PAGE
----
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Old 11-14-2012, 10:00 PM   #1
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Default Jim Koch: Craft beer bubble near "popping point"

What's the count now, 2000 or so. Does anybody agree with him? There's only so much shelf space. I owned a business in the snack food industry and after Frito-Lay, Cape cod, wise etc, there wasn't that much space for me. I had a niche product so it was a little easier, but slotting fees are a real bitch..So many of the same beers trying to get our attention, how the hell are they going stand out.

If your just getting started today, what are the odds??

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Old 11-14-2012, 10:18 PM   #2
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He said there are too many breweries brewing similar beers without adding anything to the market.
I agree with him on this but how much can your really change a defined product. Unless you start making your own style, an IPA is going to be an IPA. Same thing can be said about pizzas, a cheese and pep pizza is going to be universally the same but different places will use different sauce. Different people are going to put a slight twist on their brew, but yeah, they are going to be very very similar. I'd rather have more choices of similar beer than only three or four breweries to choose from per style of beer.

As far as store shelves, most of my "store bought" beer is from an actual Beer Store. Their shelves are not competing with potato chips and frozen pizzas. They are a specialty store and being a niche store they need more product to move more product.

My major source of beer consumption besides homebrew is bars. And the larger the tap selection the more money I'm going to spend. Getting out with friends and trying something on tap I've never seen or heard of before is the highlight of my day. If anything, this is a great opportunity for craft beer, the present momentum is huge and I hope it washes right over BMC.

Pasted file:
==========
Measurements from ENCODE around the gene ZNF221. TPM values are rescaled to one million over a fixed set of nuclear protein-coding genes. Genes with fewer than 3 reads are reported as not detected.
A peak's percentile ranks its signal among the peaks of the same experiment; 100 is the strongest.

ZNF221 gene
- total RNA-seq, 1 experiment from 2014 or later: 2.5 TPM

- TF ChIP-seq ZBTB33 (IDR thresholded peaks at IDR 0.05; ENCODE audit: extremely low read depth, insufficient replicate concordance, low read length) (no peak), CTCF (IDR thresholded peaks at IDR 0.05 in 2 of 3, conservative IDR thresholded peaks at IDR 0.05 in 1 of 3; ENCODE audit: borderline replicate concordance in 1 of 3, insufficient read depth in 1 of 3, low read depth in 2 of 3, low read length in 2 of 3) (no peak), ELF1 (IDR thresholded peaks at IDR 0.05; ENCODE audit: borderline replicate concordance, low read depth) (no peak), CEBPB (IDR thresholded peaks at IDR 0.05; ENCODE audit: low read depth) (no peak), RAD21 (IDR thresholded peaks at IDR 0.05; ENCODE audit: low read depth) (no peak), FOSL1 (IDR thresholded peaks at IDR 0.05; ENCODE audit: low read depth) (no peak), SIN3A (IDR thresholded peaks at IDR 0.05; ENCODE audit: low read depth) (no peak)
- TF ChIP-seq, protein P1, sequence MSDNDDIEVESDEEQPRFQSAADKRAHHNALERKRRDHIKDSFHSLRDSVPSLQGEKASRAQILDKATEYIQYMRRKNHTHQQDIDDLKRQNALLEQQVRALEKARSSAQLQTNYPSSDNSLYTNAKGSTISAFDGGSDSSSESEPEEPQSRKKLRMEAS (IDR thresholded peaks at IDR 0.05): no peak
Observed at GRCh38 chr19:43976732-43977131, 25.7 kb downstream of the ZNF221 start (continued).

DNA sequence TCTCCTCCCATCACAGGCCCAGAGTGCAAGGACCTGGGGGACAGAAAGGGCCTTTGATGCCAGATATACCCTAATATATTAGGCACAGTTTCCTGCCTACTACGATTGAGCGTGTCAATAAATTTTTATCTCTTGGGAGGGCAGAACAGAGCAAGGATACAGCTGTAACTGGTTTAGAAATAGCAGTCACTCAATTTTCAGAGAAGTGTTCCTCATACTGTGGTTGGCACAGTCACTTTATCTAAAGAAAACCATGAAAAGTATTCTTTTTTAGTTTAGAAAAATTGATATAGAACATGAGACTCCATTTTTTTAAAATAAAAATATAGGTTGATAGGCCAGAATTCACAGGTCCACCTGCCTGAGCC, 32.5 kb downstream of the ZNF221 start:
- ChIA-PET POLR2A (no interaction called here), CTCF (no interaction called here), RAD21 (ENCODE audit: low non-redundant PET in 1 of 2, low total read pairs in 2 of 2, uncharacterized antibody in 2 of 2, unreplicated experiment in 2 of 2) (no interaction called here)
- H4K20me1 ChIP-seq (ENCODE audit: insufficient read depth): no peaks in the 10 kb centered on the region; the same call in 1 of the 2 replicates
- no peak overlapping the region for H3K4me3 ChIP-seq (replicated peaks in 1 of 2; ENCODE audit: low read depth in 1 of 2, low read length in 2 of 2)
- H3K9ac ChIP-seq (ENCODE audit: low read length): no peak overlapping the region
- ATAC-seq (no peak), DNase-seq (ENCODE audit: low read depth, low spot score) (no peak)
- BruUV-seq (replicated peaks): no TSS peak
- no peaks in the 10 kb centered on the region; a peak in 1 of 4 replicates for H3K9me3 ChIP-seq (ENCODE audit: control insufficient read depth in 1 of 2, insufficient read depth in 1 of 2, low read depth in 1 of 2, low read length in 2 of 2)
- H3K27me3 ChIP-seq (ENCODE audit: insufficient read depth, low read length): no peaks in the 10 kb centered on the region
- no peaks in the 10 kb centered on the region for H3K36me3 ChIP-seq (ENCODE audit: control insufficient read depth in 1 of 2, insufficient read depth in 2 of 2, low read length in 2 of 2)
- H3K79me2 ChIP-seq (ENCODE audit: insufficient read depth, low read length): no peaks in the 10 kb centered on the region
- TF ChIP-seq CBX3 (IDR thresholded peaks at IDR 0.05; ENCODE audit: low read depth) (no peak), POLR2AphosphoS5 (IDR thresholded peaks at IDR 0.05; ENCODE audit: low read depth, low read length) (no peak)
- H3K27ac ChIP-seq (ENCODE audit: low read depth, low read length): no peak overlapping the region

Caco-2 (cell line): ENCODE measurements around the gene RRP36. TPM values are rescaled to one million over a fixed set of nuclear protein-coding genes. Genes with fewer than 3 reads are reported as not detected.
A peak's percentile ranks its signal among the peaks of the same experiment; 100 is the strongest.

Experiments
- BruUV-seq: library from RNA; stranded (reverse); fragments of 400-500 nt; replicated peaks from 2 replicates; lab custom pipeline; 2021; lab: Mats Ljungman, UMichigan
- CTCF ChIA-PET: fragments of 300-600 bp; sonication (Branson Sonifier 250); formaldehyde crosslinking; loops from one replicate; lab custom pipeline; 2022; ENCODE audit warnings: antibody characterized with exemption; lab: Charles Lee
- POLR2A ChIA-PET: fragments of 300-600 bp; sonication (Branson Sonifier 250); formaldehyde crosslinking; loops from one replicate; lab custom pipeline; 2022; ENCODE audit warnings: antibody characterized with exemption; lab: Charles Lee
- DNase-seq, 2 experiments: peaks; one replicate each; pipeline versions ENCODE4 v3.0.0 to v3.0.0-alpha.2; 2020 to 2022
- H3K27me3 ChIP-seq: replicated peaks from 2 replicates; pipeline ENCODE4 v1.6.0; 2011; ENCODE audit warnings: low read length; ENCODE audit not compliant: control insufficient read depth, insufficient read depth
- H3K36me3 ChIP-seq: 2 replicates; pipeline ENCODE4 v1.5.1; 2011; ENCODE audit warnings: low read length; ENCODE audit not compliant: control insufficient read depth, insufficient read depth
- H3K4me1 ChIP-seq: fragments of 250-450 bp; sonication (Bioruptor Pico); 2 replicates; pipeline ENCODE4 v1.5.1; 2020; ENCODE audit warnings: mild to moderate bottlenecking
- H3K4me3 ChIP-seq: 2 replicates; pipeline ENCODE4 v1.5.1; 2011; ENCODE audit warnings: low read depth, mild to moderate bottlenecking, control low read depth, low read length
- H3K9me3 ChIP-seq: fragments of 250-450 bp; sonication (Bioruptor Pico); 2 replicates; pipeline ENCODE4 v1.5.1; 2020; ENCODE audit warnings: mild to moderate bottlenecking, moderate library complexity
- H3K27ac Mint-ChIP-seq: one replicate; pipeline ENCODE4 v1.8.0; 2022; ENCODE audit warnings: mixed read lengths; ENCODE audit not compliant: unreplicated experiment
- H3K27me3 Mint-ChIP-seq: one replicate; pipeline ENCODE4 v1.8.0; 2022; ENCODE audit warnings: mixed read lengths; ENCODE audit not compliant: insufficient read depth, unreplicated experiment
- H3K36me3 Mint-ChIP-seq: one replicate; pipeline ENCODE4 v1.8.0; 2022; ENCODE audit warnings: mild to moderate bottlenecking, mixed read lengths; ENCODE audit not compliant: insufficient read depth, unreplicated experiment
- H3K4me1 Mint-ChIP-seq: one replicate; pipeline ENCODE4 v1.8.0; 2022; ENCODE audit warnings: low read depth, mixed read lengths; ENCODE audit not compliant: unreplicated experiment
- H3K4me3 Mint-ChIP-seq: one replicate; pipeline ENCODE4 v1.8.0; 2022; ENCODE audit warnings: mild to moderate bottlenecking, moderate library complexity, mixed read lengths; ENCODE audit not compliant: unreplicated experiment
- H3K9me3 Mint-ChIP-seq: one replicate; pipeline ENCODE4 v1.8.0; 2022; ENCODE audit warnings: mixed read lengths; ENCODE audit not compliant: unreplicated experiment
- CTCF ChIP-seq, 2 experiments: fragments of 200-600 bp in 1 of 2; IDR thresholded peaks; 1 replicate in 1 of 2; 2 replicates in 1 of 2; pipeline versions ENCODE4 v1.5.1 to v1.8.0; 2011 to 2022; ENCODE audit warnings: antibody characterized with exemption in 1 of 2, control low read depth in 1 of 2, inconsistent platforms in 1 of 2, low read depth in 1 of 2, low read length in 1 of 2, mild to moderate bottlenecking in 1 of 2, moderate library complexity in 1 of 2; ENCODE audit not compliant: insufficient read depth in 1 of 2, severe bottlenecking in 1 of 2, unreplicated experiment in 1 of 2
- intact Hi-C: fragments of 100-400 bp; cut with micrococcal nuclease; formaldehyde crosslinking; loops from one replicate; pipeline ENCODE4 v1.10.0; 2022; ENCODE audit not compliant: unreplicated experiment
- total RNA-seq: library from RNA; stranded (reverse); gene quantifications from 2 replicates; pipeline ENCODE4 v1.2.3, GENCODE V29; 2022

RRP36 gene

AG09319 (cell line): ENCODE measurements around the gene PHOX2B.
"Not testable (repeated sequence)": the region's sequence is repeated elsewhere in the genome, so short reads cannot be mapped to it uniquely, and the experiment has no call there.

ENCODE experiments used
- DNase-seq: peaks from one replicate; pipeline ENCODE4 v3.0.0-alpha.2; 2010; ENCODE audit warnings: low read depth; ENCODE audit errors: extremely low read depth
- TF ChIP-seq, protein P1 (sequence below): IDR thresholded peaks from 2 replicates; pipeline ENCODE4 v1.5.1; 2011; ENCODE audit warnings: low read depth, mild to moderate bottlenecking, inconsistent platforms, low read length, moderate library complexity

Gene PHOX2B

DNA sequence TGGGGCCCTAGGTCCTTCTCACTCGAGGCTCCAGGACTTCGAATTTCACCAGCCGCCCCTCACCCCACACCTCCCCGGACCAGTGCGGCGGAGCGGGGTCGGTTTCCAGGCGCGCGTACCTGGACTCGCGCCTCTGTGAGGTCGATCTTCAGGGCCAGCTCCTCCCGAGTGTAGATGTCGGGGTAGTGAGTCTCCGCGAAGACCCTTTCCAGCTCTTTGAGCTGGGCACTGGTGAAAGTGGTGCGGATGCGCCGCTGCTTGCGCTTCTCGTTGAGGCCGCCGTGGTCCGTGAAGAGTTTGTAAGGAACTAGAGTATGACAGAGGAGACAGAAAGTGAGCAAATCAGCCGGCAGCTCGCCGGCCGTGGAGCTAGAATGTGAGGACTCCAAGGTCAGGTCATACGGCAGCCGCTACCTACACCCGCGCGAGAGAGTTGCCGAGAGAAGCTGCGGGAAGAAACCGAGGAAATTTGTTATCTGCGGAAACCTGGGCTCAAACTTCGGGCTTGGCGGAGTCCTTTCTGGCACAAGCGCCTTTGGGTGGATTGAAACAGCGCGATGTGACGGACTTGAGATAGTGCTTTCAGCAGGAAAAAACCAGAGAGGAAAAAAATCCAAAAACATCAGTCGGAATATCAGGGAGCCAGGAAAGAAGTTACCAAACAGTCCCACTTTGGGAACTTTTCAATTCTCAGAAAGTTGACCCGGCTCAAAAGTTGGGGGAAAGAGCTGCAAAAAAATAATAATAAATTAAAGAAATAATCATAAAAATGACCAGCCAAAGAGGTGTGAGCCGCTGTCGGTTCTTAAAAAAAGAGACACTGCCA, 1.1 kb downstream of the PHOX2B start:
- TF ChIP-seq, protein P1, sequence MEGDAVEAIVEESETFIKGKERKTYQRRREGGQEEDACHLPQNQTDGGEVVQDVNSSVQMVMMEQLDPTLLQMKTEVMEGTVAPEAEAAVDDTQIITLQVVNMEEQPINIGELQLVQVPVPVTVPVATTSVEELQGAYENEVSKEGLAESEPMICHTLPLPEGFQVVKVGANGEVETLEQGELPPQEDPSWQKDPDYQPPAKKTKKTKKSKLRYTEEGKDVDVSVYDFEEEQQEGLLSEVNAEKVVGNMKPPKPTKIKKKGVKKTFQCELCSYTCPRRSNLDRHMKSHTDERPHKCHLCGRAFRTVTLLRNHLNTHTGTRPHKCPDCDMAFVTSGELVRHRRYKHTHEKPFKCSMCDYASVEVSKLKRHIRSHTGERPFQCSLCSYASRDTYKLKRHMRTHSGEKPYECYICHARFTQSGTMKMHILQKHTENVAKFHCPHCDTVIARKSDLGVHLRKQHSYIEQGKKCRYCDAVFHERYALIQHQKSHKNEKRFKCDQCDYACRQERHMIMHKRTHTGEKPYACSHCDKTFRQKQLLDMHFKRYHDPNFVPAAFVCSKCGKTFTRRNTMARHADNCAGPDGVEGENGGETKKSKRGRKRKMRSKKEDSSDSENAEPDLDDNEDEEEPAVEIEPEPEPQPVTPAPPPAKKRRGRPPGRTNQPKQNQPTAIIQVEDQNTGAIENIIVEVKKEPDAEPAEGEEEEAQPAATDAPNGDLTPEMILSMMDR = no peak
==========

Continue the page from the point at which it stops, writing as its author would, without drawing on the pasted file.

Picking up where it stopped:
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Old 11-14-2012, 10:21 PM   #3
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http://www.morningsun.net/community/...-with-Jim-Koch
heres the link
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Old 11-14-2012, 11:10 PM   #4
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I agree with him on this but how much can your really change a defined product. Unless you start making your own style, an IPA is going to be an IPA. Same thing can be said about pizzas, a cheese and pep pizza is going to be universally the same but different places will use different sauce. Different people are going to put a slight twist on their brew, but yeah, they are going to be very very similar. I'd rather have more choices of similar beer than only three or four breweries to choose from per style of beer.

As far as store shelves, most of my "store bought" beer is from an actual Beer Store. Their shelves are not competing with potato chips and frozen pizzas. They are a specialty store and being a niche store they need more product to move more product.
I know their not competing with the snack food industry, I was just saying that the competition amongst each other these days must be fierce. I have a really good beer store nearby. It's a large store that have hundreds of brands. Tough business to get into.
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Old 11-14-2012, 11:37 PM   #5
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I can understand where he's coming from in regards to craft breweries who are trying to distribute on a state or national level, but maybe local breweries will be able to stay relevant.